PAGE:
Listener: The Deflating of Air America
The Listener column this week looks at liberal talk radio and its struggles in Washington and around the nation:
Rush Limbaugh and other conservative radio talk show hosts have often noted that being on the outside, rallying the audience to action, is good for business. Being aligned with the party in power, not so good.
If that's the case, the miserable condition of Air America, the two-year-old effort to create a liberal alternative to conservative talk radio, is likely to get even worse, perhaps fatally so.
Air America has announced that it is negotiating with potential buyers to avert a shutdown of the network because of its heavy debts and losses.
But though the Democratic victories in November's elections clearly help conservative talk, some radio executives believe the results also can boost the smaller but growing field of liberal talk.
"It gives the format a little more heft," says Bill Hess, operations manager of Clear Channel Radio's AM talk stations in Washington, conservative WTNT (570) and liberal WWRC (1260). "It makes the hosts feel a little more wind in their sails."
That bit of optimism seems pale compared with Hess's analysis of what the election returns mean for conservative radio: "It's great for them: It galvanizes the hosts around an enemy."
Hess knows that Air America, which remains the primary provider of liberal talk shows on WWRC and many other stations, despite an increasing number of programs produced outside the network, is in deep trouble. WWRC is dropping Air America's morning show, "The Young Turks," a rambling roundtable of chatter with Cenk Uygur, Ben Mankiewicz and Jill Pike that launched on Sirius Satellite Radio. Tomorrow, WWRC will replace "The Young Turks" with Bill Press, the former CNN "Crossfire" host whose radio show also airs on Sirius.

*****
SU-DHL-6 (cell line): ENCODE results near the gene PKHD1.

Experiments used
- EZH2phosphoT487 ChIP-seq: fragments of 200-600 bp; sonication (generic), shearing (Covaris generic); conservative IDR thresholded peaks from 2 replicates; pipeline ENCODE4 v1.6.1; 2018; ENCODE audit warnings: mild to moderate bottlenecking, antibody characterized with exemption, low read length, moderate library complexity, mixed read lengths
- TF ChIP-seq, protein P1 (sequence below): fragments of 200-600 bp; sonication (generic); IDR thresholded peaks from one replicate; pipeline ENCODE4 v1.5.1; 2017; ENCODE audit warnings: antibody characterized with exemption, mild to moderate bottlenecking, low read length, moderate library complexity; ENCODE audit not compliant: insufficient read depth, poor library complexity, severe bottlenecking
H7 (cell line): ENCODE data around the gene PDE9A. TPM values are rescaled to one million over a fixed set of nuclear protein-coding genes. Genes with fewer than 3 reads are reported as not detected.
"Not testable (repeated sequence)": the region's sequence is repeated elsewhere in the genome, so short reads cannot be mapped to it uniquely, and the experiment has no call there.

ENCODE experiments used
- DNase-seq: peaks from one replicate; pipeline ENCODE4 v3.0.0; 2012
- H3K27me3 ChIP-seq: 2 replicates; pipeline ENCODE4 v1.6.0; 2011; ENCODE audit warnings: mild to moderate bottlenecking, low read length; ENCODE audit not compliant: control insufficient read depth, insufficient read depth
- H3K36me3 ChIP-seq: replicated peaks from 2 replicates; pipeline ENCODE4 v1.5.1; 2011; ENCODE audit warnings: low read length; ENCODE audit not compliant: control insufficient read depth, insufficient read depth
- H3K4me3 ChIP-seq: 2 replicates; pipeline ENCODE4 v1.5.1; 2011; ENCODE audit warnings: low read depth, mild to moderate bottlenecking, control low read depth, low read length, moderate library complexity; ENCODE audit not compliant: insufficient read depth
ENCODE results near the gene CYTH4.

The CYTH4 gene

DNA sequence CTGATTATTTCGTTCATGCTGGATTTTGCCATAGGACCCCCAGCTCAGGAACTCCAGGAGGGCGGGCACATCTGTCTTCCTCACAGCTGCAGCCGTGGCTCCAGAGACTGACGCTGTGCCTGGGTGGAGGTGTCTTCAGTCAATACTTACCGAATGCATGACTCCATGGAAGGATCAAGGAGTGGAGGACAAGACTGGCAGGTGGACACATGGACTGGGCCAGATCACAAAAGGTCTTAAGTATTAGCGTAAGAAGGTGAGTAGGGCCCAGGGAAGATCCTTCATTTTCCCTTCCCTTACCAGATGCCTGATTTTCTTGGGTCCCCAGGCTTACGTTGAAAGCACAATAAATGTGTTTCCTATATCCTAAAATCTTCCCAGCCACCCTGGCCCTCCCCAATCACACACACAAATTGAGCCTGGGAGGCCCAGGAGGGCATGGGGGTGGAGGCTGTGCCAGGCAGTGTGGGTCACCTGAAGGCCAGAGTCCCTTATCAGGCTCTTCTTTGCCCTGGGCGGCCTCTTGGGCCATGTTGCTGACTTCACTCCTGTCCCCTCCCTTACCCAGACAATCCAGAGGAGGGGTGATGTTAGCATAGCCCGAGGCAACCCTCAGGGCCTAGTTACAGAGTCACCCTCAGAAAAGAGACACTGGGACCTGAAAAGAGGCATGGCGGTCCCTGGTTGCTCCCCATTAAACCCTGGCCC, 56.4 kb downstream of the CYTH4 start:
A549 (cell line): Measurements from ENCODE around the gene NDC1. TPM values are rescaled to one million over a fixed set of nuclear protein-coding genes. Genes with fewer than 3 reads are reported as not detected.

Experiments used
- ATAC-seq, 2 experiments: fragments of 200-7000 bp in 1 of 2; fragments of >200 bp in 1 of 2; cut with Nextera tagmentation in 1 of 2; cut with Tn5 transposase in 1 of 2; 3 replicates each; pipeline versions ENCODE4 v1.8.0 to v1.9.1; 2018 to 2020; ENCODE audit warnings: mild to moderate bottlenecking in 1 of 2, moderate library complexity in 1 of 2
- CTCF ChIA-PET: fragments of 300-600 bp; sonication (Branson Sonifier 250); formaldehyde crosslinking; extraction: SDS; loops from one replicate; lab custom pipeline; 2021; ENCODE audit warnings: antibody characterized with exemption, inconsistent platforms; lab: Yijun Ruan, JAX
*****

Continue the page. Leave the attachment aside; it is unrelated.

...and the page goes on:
In Washington, liberal talk is "not doing so well as we'd like," Hess says. With an almost imperceptible audience, according to the Arbitron ratings, WWRC, which has no local programming of its own, has suffered ever since it adopted the liberal talk format two years ago because most of the nationally syndicated shows "were more interested in preaching than in entertaining," Hess says. "Look at Limbaugh: It was from the start a fun show, with his parody spots. The left is still hesitant about having fun on the radio; you have people that really care about the ideology."
Air America's afternoon host, Randi Rhodes, has been relegated to evenings on WWRC, in good part because Hess believes her show is unrelentingly harsh and bitter. "She's got unbridled passion, which is good," he says, "but my ears are going to bleed after 15 minutes. Man, how about a laugh now and then?"
But Hess believes the quality of liberal talk shows is improving quickly, pointing to the Fargo, N.D.-based "Ed Schultz Show," which will move tomorrow to the noon-to-3 p.m. slot on WWRC. "Schultz is a breakout talent," Hess says of the former college football quarterback. Schultz started out as a sportscaster and then became a conservative talk host; he turned to left-wing politics after the woman he was dating invited him to lunch at a Salvation Army shelter to meet some of the "bums" he railed against on his radio show. That woman is now his wife and assistant producer.